The saintly R. Zusya of Anipoli was a poor man who rarely had a chance to buy fine clothes for himself or his family. Once he obtained a sum of money for which he had no immediate need and with great joy gave it to his wife to have a dress made for her. R. Zusya’s wife happily picked fabric and then took it to a tailor to have it sewn to size.

As she was fitting it for the final adjustments, she saw the tailor sighing. When she asked him the reasons for his sighing, he explained that he would soon be marrying off his daughter. When his wife had seen him working on this dress, she had thought that he was making her a new dress for the wedding. How disappointed she had been to discover that it was being made for someone else!

When R. Zusya’s wife heard this, she willingly gave the dress to the tailor. After all, she had been without a new dress for many years. What difference would another year make?

When she returned home, R. Zusya asked to see the dress and she told him the entire story. He was pleased with his wife’s generosity, but had one question for her: “Did you pay the tailor?”

“Pay him. For what? I gave him the dress.”

“He had worked an entire week to make the dress and was looking forward to his wages to feed his household. He needs that money. It is not right to withhold his wages.”

Parshas Mishpatim

Mishpatim, the name of this week’s Torah reading, means “judgments.” Our Rabbis explain that the term refers to those mitzvos that are dictated not only by Divine fiat, but also by mortal reason, for example, the prohibitions against theft and murder. Even if the Torah would not have been given, most likely mankind would have — and indeed, most societies have — instituted laws of this nature.

Why does man’s mind accept these laws? Because ultimately man’s thought processes are rooted in the Torah. Our Sages tell us that the Torah is “the blueprints and diagrams” through which G‑d created the world. G‑d “looked into the Torah and created the world.” As a result, G‑d’s standards of justice and morality filter into the consciousness of mortals, prompting them to structure their lives and their cultures accordingly. Since these laws are interwoven into the very fabric of the world’s existence, every individual and society cannot help but progress towards living according to these norms. Just like there are natural physical laws that govern our material existence, so too, there are immutable spiritual principles that control our lives.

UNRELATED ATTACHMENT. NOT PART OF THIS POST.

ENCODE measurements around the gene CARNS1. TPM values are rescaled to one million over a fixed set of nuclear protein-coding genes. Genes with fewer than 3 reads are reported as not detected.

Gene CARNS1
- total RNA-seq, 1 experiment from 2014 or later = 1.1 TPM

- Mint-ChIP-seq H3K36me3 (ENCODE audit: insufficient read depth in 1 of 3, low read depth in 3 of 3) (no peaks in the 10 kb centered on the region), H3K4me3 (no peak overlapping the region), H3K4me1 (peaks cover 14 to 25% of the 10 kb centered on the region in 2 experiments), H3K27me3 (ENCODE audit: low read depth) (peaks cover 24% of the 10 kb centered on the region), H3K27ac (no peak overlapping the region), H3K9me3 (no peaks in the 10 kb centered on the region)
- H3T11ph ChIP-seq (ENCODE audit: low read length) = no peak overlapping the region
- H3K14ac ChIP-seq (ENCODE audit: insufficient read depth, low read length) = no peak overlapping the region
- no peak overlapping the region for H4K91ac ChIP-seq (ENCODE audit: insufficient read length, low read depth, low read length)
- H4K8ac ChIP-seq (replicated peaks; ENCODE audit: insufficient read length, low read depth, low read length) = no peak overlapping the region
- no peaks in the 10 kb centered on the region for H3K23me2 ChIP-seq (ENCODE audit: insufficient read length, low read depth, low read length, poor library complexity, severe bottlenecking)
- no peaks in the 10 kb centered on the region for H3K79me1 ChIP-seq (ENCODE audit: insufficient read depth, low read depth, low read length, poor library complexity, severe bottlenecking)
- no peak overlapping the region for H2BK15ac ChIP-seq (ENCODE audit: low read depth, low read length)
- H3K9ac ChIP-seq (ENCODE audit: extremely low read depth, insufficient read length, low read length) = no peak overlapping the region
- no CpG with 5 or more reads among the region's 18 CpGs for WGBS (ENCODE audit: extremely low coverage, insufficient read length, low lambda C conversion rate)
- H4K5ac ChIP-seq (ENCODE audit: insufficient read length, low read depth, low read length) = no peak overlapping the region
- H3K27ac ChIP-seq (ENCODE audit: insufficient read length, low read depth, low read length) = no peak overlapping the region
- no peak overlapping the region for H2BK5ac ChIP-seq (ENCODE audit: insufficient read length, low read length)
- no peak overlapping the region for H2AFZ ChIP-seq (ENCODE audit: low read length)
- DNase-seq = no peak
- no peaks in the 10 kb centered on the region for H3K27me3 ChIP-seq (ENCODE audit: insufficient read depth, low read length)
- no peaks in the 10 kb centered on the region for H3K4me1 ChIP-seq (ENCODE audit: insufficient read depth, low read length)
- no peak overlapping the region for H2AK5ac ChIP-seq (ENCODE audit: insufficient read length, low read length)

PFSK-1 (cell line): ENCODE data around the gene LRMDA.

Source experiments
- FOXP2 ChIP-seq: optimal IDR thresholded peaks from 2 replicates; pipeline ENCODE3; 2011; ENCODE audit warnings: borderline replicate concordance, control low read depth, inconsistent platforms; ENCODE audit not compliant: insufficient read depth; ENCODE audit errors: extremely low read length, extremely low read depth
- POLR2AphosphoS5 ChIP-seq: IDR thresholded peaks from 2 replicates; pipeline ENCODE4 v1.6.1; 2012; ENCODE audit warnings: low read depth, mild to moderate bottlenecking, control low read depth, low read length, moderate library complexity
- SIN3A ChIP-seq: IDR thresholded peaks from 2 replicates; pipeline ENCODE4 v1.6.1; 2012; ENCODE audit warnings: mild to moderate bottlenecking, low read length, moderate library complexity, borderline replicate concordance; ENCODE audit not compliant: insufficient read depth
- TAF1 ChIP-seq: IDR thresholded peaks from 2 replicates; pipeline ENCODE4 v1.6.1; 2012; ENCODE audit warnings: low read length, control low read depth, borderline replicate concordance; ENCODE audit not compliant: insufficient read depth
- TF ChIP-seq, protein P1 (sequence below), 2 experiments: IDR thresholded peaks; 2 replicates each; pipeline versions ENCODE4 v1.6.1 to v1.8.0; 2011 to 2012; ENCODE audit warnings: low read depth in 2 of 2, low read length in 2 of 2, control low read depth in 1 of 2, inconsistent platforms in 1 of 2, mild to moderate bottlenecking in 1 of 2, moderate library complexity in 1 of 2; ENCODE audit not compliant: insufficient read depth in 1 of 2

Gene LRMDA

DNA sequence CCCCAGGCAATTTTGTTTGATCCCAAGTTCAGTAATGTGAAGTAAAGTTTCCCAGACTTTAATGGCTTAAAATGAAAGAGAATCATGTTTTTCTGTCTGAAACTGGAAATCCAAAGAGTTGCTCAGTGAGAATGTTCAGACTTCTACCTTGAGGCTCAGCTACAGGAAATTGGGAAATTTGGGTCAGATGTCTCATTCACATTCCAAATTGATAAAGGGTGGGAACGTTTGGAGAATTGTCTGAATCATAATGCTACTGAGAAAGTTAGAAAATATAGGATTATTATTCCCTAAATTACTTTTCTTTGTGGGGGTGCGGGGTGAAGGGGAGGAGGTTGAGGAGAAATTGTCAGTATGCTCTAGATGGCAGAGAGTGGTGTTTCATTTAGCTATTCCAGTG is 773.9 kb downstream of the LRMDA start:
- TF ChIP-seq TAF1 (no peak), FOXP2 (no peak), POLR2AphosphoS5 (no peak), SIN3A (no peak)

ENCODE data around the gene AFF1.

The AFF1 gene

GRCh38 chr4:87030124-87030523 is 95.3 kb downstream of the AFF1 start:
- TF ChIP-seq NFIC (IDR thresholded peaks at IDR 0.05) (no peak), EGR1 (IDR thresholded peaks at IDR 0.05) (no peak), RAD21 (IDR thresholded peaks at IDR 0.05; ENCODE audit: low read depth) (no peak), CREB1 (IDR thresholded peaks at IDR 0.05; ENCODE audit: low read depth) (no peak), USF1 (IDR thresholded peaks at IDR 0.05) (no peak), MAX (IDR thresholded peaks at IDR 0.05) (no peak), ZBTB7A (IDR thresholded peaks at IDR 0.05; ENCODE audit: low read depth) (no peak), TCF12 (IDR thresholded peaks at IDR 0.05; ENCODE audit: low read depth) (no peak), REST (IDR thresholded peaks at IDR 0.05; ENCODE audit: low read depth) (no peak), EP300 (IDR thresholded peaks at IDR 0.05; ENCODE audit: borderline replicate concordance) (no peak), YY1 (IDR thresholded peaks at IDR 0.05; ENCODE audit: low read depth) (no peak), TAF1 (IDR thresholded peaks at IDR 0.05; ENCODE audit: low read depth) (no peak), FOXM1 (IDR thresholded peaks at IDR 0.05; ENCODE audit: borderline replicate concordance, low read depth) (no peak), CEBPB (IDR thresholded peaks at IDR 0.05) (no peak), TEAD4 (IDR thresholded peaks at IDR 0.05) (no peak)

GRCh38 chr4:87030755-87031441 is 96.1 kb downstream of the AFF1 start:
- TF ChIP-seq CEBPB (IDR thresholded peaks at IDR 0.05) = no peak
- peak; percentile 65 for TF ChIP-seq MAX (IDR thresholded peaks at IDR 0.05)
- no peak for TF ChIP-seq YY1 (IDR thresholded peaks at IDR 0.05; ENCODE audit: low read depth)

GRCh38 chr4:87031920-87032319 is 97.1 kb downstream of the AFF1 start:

It’s true. Man has free choice whether to align himself with these principles or not. Indeed, unfortunately, both history and everyday life are filled with examples when man has ignored them. For we have natural, selfish tendencies, desires and drives that run contrary to G‑d’s laws. Our Sages addressed this concept, stating: “A person will not commit a transgression unless a spirit of folly takes hold of him.” In other words, after a person has violated G‑d’s laws, if he looks objectively at his conduct, he will admit that it was foolish. At the moment he transgressed, however, he was unable to look objectively. He was caught in the web of his desires and could not think.

We all have the tendency to follow the law of the jungle: “I want it and since I can take it, it belongs to me.” But most of us do not rationalize that as being correct or moral. We have an inner compass pointing us towards the principles that G‑d has embedded within existence. When our desire cools, we are able to appreciate how unjust and improper it is to take something that rightfully belongs to someone else.

It is only when we repeat the misdeed again and again that it becomes habit. Then we seek to rationalize our conduct, for we have trouble looking ourselves in the mirror and admitting that we are acting wrong. Even then, however, in our heart of hearts, we know what is right.

How can we live by our moral compass? What can prevent us from making the temporary mistakes and fluctuating back and forth between our inner recognition of what’s right and our desire to do what we want regardless of whether it’s right or wrong?

The answer to these questions is also reflected in our Torah reading. The conclusion of the Torah reading retells the story of the Giving of the Torah, emphasizing that the laws mentioned at the beginning of the reading are G‑d’s, not man’s.

When we bring ourselves face to face with G‑d’s will, it is hard, almost impossible, to ignore it. As long as we see our standards of right and wrong as mortal, we understand that they are negotiable, for man can never reach absolute truth. When, however, we recognize them as G‑dly, we set up an objective standard that, as long as we have its origin in mind, we will not violate.

Looking to the Horizon

The history of civilization can be seen as an ongoing process in which the Torah’s ideals interact with man’s self-interest and desire for power and gratification. Slowly, as one generation passes the baton of social development to another, the standards of justice G‑d proclaimed at Sinai have disseminated throughout the world. It’s true, we are a far cry from perfection. But look where we have reached! Today, the majority of the nations of the world have laws which emulate, at least to a certain degree, the Torah’s standards.

The culmination of this process will come in the era of the redemption of which it is said: “Zion will be redeemed through judgment.” Indeed, Mashiach will be distinguished by his ability to render judgment, as it is written: “And he will judge between nations.” The standards of justice and righteousness he will teach will enable mankind to reach the state promised in the continuation of that verse: “They shall beat their swords into plowshares and their spears into pruning hooks.”